Women using oestrogen-based pills have better vitamin D levels: Study | health and fitness | Hindustan Times
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Women using oestrogen-based pills have better vitamin D levels: Study

According to a new study, women who use oestrogen-based contraceptives and birth-control pills have a better vitamin D count.

health and fitness Updated: Aug 06, 2016 11:50 IST
As per a study, women having oestrogen-based birth control pills and contraceptives showed an improvement of almost 20% in their vitamin D levels.
As per a study, women having oestrogen-based birth control pills and contraceptives showed an improvement of almost 20% in their vitamin D levels.(Shutterstock)

If you have been using contraceptives and birth control pills containing oestrogen, the hormone responsible for sexual and reproductive development in women, then you are on the right track. A new study has shown that such women are likely to show an improvement in their vitamin D levels.

The findings, after adjusting for seasonal exposure to sunlight, showed that the use of contraceptive pills, patch or ring containing oestrogen was associated with a 20 per cent higher 25-hydroxy vitamin D level.

“The study found that women who were using contraception containing oestrogen tend to have higher Vitamin D levels,” said lead author, Quaker E Harmon from National Institute of Environmental Health Sciences in North Carolina, US.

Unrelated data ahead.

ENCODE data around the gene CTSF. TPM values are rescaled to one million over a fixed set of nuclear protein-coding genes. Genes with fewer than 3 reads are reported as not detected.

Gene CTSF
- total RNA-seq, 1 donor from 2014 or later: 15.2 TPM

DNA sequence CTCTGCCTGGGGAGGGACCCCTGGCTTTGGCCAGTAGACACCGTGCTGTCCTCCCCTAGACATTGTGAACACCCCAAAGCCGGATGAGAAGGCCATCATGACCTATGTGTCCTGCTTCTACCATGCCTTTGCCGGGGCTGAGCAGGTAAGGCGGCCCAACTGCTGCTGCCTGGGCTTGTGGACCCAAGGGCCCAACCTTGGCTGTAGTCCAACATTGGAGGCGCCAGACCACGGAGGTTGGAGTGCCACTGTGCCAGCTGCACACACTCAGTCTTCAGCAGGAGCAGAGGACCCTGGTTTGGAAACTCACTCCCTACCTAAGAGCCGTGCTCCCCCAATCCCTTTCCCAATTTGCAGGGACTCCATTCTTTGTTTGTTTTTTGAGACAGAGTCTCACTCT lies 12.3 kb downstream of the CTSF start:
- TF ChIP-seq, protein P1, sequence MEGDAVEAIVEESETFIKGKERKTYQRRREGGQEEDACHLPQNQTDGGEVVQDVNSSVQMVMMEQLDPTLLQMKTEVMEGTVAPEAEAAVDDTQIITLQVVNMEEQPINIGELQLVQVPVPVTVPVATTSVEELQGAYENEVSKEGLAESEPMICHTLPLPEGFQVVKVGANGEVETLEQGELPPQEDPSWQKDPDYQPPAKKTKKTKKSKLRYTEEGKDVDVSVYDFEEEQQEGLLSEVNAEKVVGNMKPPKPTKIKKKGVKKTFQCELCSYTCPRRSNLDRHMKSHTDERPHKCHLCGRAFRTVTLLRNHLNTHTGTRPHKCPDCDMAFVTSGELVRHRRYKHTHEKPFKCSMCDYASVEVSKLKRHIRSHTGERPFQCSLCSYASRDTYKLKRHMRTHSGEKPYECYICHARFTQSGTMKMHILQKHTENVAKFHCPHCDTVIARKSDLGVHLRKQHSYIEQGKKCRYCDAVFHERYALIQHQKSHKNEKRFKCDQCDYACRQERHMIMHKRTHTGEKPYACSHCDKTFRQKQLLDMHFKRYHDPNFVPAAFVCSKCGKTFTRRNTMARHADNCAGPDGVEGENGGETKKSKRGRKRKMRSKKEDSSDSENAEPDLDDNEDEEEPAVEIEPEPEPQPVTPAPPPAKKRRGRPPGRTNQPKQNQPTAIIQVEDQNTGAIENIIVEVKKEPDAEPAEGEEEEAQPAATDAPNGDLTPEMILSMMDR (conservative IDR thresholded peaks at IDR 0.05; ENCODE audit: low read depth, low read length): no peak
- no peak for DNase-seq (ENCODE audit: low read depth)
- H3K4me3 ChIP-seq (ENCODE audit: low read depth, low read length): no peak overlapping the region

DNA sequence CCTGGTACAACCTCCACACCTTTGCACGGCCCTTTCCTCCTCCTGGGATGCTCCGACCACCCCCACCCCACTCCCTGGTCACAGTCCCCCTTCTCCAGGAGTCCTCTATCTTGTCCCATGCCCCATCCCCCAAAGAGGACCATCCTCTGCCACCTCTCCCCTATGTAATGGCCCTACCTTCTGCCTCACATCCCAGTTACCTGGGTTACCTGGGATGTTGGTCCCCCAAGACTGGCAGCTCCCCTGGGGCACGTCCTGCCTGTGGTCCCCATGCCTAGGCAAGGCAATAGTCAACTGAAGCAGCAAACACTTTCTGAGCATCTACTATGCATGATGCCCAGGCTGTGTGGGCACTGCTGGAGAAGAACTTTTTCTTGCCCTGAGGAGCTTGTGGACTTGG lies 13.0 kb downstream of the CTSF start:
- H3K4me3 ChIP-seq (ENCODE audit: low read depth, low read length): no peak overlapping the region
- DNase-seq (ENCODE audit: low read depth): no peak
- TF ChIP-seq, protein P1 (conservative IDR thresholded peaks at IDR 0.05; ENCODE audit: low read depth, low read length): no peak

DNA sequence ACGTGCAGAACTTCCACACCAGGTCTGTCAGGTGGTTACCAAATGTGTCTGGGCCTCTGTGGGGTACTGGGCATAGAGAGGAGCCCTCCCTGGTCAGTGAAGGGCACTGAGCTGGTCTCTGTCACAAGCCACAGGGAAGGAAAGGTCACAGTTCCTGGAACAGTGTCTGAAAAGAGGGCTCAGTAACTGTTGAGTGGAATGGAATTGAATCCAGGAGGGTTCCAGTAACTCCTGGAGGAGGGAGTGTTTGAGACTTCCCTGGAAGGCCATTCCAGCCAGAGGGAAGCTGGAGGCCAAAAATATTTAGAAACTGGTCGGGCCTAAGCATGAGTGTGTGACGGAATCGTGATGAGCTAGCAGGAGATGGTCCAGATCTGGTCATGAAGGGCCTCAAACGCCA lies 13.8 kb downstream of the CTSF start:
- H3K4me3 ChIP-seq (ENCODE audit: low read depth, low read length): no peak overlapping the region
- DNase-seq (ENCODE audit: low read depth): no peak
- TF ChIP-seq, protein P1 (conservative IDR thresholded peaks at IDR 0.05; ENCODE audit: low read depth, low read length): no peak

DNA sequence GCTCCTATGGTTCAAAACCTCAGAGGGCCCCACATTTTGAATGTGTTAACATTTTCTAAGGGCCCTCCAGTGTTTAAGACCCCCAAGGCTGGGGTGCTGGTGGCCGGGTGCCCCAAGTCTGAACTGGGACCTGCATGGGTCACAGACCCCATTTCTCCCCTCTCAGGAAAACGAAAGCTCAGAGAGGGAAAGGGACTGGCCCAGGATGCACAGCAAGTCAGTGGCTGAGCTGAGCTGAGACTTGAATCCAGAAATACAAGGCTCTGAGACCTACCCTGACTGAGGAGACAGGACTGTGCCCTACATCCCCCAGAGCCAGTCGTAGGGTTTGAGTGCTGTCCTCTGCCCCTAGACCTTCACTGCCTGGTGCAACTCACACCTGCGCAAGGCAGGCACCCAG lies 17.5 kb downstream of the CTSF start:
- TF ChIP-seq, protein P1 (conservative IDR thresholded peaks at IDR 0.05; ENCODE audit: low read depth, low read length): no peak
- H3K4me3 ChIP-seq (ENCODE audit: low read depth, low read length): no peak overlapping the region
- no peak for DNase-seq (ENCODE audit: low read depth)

“On the other hand, such levels are likely to fall when they cease to use such contraceptives,” Harmon added.

Women who stop the use of contraceptives containing oestrogen may run the risk of developing Vitamin D deficiency just when they want to become pregnant, the researchers said in the work published in the Journal of Clinical Endocrinology and Metabolism.

“For women who are planning to stop using birth control, it is worth taking steps to ensure that vitamin D levels are adequate while trying to conceive and during pregnancy,” Harmon suggested.

Read: Increase vitamin D levels to cut kidney problems

Vitamin D levels are likely to fall when women cease to use such contraceptives, adds the study. (Shutterstock)

About 10 per cent of the body’s vitamin D supply comes from food, including fatty fish and milk fortified with the vitamin.

Read: Birth control pills could guard women against STIs

During pregnancy, women produce increased amounts of the active form of vitamin D to support formation of the foetal skeleton.

As a result, pregnant women face an increased risk of developing vitamin D deficiency, according to the Endocrine Society’s Clinical Practice Guideline on vitamin D deficiency.

For the study, the team conducted a data analysis of 1,662 African-American women between the ages of 23 and 34.